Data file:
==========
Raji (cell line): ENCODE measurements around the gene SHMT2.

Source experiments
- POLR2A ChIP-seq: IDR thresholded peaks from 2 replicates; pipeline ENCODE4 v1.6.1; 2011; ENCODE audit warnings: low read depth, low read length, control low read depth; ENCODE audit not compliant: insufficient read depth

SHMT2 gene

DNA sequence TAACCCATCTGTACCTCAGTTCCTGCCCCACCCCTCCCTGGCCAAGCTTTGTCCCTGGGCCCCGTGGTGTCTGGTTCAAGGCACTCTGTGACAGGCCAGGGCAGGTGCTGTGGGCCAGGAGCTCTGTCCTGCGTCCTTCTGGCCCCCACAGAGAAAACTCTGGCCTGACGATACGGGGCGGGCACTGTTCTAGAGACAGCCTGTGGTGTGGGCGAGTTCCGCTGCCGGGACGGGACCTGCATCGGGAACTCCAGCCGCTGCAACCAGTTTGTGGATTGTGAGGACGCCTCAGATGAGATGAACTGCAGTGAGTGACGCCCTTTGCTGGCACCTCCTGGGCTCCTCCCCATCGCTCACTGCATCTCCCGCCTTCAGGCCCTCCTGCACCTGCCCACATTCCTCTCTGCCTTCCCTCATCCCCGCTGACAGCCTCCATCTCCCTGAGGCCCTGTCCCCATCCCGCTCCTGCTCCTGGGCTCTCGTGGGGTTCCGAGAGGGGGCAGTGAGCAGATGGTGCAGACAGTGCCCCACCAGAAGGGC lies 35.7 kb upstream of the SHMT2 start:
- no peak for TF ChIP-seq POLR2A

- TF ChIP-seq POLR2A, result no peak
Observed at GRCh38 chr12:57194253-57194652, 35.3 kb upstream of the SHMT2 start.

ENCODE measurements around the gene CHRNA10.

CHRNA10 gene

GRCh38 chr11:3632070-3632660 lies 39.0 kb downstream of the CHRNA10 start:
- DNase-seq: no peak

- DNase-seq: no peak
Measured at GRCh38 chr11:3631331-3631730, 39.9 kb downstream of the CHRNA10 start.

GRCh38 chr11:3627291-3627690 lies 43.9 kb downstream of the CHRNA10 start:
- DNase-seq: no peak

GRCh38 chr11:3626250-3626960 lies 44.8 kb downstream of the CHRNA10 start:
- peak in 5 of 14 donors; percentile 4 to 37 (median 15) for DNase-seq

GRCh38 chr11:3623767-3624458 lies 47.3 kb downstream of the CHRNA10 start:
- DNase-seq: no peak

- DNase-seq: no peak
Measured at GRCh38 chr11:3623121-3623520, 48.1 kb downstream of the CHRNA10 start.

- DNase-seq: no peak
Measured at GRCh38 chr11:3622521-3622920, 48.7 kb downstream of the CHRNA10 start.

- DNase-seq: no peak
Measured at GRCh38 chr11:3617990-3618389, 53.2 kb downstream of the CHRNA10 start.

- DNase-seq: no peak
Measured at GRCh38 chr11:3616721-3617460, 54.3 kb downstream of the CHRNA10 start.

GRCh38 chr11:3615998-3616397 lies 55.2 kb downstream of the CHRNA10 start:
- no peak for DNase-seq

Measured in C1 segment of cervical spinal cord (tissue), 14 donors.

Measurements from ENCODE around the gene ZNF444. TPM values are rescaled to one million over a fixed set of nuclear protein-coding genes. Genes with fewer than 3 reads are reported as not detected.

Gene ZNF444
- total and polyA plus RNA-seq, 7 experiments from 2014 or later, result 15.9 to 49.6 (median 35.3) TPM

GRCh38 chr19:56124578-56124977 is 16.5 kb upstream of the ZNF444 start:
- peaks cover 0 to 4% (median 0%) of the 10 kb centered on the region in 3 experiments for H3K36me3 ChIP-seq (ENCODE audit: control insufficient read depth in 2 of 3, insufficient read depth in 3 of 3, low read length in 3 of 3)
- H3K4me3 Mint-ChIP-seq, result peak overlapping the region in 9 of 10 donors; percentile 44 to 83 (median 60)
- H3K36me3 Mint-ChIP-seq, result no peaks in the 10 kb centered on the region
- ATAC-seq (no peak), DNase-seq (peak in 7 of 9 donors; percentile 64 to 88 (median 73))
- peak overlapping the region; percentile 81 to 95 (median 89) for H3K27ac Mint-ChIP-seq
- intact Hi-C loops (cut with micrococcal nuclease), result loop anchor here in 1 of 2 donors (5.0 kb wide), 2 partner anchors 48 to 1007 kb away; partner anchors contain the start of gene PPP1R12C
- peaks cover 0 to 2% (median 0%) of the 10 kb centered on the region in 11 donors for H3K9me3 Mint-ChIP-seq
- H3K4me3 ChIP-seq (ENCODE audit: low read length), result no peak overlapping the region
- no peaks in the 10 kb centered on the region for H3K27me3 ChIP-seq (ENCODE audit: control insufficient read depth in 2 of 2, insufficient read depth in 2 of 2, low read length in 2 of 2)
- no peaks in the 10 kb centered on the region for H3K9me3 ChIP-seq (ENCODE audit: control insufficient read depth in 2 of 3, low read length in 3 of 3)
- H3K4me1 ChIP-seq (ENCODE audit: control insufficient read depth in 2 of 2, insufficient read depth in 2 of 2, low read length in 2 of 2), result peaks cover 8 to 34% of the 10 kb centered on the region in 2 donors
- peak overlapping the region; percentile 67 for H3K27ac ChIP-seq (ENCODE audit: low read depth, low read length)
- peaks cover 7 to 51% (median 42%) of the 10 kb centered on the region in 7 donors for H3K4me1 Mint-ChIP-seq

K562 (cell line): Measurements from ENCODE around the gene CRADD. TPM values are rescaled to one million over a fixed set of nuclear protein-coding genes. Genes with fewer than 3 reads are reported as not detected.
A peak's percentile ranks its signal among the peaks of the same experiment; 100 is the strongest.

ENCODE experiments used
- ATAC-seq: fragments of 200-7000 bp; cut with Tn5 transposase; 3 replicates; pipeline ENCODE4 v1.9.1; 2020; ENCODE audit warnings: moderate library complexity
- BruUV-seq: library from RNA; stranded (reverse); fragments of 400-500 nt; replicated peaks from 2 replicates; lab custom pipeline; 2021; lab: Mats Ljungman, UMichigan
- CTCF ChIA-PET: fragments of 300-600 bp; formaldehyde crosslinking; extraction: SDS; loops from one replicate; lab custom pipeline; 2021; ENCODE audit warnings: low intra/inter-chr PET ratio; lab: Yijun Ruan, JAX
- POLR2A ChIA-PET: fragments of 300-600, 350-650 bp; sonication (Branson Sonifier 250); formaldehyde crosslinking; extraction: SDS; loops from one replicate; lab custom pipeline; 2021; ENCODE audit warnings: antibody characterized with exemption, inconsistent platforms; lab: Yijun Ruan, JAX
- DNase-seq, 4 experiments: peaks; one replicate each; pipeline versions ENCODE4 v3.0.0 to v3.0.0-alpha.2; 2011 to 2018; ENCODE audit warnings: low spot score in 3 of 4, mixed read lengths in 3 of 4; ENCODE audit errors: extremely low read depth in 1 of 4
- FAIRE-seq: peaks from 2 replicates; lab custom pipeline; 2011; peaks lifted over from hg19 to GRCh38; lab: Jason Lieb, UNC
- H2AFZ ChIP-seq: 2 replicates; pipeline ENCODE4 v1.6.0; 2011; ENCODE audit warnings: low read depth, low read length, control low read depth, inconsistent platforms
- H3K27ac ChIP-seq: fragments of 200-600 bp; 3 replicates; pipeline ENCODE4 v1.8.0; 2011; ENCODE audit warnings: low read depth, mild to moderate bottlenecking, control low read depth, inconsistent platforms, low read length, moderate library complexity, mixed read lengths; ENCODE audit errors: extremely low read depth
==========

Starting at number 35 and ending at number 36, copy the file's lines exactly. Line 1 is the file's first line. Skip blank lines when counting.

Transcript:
GRCh38 chr19:56124578-56124977 is 16.5 kb upstream of the ZNF444 start:
- peaks cover 0 to 4% (median 0%) of the 10 kb centered on the region in 3 experiments for H3K36me3 ChIP-seq (ENCODE audit: control insufficient read depth in 2 of 3, insufficient read depth in 3 of 3, low read length in 3 of 3)